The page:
Patients with SCA and thalassaemia are commonly treated with the antineoplastic drug hydroxyurea (HU, hydroxycarbamide) to induce the synthesis of foetal haemoglobin. Long-term treatment with HU lowers mortality in SCA and reduces need for blood transfusions in thalassaemia (56,57). The hydroxamic acid core of HU inhibits the iron-containing enzyme ribonucleotide reductase and by inducing death of cycling bone marrow cells, it alters the kinetics of erythropoiesis leading to greater synthesis of foetal haemoglobin (57). HU is directly mutagenic in vitro and prevents DNA repair, allowing deleterious lesions to accumulate with time (58). The prominent role of HU in SCA has led to careful examination of evidence of DNA damage with long-term use in patients. Overall, the in vivo mutagenic risk of HU appears to be low. Older adults with myeloproliferative disorders do not show increase in acquired somatic mutations (HPRT mutants or illegitimate VDJ-recombination events) when treated with HU (59). In children with SCA, however, longer HU exposure (30–40 months) was significantly more mutagenic compared to short-term exposure (59,60). The MN frequency measured by the flow-cytometry based erythrocyte MN assay shows a consistent rise starting from the earliest time-point of 3 months from start of HU treatment (37) This difference in time course between the mutagenicity in peripheral blood mononuclear cells and DNA double-stranded breaks in erythrocytes suggests that aggravation of erythropoietic stress from HU (57) may be the mechanism of generation of MN-RBC, while defective DNA-repair results in accumulation of mutations after a sustained use (59).
The complex pathophysiology of haemolytic anaemias mandates caution when choosing the appropriate MN assay for measuring DNA damage and in the interpretation of results (Table II and Figure 1). Absence of splenic function and high reticulocyte percentage in SCA suggests the erythrocyte MN assay without enrichment for CD71+ cells is suitable for this disorder. In contrast, severe thalassaemia is characterised by low reticulocyte number and presence of transfused erythrocytes from healthy donors. Hence, the erythrocyte MN assay is inappropriate for thalassaemia, even in splenectomised patients. Under these conditions, enrichment of whole blood for Trf–reticulocytes is required to measure endogenous MN-frequency (Figure 1b and e).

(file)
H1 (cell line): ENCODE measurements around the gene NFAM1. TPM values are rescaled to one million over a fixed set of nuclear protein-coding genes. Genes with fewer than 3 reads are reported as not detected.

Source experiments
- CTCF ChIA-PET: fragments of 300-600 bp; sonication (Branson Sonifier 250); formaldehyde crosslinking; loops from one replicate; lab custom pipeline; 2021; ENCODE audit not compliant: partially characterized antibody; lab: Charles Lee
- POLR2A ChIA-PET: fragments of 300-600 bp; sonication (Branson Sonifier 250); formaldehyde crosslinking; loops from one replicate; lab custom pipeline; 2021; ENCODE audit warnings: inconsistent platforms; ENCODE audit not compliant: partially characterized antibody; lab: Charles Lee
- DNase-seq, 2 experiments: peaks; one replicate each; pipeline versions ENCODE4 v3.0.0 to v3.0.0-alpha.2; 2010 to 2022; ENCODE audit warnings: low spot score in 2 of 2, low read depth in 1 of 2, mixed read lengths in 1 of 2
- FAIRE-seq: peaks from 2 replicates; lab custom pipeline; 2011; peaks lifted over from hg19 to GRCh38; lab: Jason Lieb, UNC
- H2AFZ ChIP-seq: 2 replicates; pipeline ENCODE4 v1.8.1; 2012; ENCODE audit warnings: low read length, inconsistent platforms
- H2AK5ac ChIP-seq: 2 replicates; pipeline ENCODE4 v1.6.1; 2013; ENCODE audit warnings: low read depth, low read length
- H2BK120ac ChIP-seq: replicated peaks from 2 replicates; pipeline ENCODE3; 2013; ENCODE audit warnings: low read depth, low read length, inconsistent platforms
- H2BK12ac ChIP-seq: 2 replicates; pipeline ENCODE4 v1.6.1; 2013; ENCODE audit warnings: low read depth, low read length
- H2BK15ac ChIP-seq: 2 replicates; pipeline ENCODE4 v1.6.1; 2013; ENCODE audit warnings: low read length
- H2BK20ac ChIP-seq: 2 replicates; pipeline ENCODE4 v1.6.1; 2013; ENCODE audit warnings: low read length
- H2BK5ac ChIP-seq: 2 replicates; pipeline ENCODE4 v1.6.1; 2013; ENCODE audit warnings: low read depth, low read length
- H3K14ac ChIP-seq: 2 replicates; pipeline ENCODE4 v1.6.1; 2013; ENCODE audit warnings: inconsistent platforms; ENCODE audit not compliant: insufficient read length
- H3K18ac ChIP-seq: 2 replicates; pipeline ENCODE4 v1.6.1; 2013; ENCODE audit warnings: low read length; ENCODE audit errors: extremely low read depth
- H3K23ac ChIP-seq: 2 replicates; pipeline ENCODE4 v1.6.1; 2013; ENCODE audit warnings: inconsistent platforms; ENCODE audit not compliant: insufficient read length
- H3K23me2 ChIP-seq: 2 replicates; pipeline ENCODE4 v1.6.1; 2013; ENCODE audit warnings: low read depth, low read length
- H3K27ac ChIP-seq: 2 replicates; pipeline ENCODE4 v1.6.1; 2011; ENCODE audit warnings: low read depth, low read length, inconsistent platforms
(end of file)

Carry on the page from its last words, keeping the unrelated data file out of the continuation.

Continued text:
As a result of the continuous DNA synthesis in the bone marrow to replenish blood cells, the haematological system demonstrates exquisite sensitivity to DNA-damaging agents (61,62). Direct DNA toxins such as cancer chemotherapy agents and ionising radiation produce their earliest and maximum effect on the bone marrow (63). Coexisting micronutrient deficiencies may enhance the effect of DNA-damaging agents on blood cells. While this indicates that evaluation of DNA damage in blood cells is a sensitive test for micronutrient deficiencies (28), the extrapolation of MN-frequency in reticulocytes or lymphocytes to the rest of the tissues in the body deserves further reflection. The relevance of this issue is demonstrated by the fact that the majority of cancers in the elderly arise from solid organs and not blood cells (64). At the current time, corroborative studies between the erythrocyte or lymphocyte MN assay and DNA damage occurring in other tissues are rare (13), but the MN frequency in lymphocytes may be higher than in exfoliated buccal cells (65). Increased use of exfoliated cells from buccal, respiratory, genitourinary or gastrointestinal tract may prove useful to study the effect of genotoxicity in other organ systems (13,66).
Haematological diseases, particularly the chronic haemolytic anaemias, are an attractive model to study effect of micronutrient deficiencies owing to high reticulocyte counts and absence of splenic function. However, the pathophysiological process in these disorders can interfere with cell division and induce cell death or abnormal nuclear maturation (67). These disease-specific events involve mechanisms such as precipitation of proteins, catalytic iron and apoptosis (52,67), which are largely independent of the micronutrient status. Hence, much further experimental work remains to be done to understand the implications of elevated erythrocyte MN frequency documented in thalassaemia and SCA (38,40). The corollary is that some haemolytic anaemias, in which the pathophysiologic process targets the mature RBC, but the erythroid development remains unaffected, are superior models to study the effect of micronutrient deficiency or genotoxic stress. Hereditary spherocytosis and some erythrocyte enzyme deficiencies are examples of such disorders (68). Many patients with hereditary spherocytosis have undergone splenectomy, which would make them suitable candidates to easily follow the rate of erythrocyte MN formation. Comparison of patients with hereditary spherocytosis with SCA or thalassaemia will provide much needed assessment of the impact of pathological erythroid development on MN formation in erythrocytes.
Chronic haemolytic anaemias, thalassaemias and SCA, are associated with significant increase in oxidant production and depletion of endogenous antioxidants and several micronutrients (46,55). Future studies are needed to understand the role of antioxidant therapy to reverse oxidative stress for the prevention of DNA damage in these diseases. Research is also needed to evaluate sufficiency of several micronutrients, such as vitamin C, vitamin E, selenium and zinc, in haematological diseases whose requirement may be higher than in normal population.
National Center for Complementary and Alternative Medicine (R21AT004493); Bruce and Giovanna Ames Foundation.
We are also indebted to Joyce McCann for her helpful criticisms of this manuscript. The content is solely the responsibility of the authors and does not necessarily represent the official views of the National Center For Complementary & Alternative Medicine or the National Institutes of Health.
Conflict of interest statement: None declared.